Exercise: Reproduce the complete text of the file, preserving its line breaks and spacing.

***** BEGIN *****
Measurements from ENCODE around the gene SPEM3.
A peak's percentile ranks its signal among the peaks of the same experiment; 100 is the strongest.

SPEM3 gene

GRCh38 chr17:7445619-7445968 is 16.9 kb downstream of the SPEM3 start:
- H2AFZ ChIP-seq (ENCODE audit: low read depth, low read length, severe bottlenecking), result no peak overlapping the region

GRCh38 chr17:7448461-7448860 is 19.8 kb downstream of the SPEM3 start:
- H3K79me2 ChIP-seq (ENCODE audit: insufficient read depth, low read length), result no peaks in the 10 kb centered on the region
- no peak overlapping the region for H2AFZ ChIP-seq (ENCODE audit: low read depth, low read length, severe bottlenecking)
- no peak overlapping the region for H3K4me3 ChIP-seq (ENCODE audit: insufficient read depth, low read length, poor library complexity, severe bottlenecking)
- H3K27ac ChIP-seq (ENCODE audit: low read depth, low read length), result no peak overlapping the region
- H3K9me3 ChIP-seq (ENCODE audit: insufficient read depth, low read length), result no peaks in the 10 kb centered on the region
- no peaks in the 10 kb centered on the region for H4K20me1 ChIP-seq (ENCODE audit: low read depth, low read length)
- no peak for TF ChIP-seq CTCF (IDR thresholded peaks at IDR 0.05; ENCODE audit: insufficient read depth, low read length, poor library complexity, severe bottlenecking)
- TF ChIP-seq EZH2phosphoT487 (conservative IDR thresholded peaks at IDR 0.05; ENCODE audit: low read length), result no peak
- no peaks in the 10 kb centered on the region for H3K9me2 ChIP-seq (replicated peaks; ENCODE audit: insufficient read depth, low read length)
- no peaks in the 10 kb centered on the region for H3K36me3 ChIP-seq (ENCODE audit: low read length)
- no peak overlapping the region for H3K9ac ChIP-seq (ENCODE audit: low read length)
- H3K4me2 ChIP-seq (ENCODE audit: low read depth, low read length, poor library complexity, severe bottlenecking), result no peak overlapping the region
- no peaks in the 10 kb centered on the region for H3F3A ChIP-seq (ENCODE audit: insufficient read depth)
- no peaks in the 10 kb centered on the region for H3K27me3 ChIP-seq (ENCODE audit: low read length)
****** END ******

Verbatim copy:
Measurements from ENCODE around the gene SPEM3.
A peak's percentile ranks its signal among the peaks of the same experiment; 100 is the strongest.

SPEM3 gene

GRCh38 chr17:7445619-7445968 is 16.9 kb downstream of the SPEM3 start:
- H2AFZ ChIP-seq (ENCODE audit: low read depth, low read length, severe bottlenecking), result no peak overlapping the region

GRCh38 chr17:7448461-7448860 is 19.8 kb downstream of the SPEM3 start:
- H3K79me2 ChIP-seq (ENCODE audit: insufficient read depth, low read length), result no peaks in the 10 kb centered on the region
- no peak overlapping the region for H2AFZ ChIP-seq (ENCODE audit: low read depth, low read length, severe bottlenecking)
- no peak overlapping the region for H3K4me3 ChIP-seq (ENCODE audit: insufficient read depth, low read length, poor library complexity, severe bottlenecking)
- H3K27ac ChIP-seq (ENCODE audit: low read depth, low read length), result no peak overlapping the region
- H3K9me3 ChIP-seq (ENCODE audit: insufficient read depth, low read length), result no peaks in the 10 kb centered on the region
- no peaks in the 10 kb centered on the region for H4K20me1 ChIP-seq (ENCODE audit: low read depth, low read length)
- no peak for TF ChIP-seq CTCF (IDR thresholded peaks at IDR 0.05; ENCODE audit: insufficient read depth, low read length, poor library complexity, severe bottlenecking)
- TF ChIP-seq EZH2phosphoT487 (conservative IDR thresholded peaks at IDR 0.05; ENCODE audit: low read length), result no peak
- no peaks in the 10 kb centered on the region for H3K9me2 ChIP-seq (replicated peaks; ENCODE audit: insufficient read depth, low read length)
- no peaks in the 10 kb centered on the region for H3K36me3 ChIP-seq (ENCODE audit: low read length)
- no peak overlapping the region for H3K9ac ChIP-seq (ENCODE audit: low read length)
- H3K4me2 ChIP-seq (ENCODE audit: low read depth, low read length, poor library complexity, severe bottlenecking), result no peak overlapping the region
- no peaks in the 10 kb centered on the region for H3F3A ChIP-seq (ENCODE audit: insufficient read depth)
- no peaks in the 10 kb centered on the region for H3K27me3 ChIP-seq (ENCODE audit: low read length)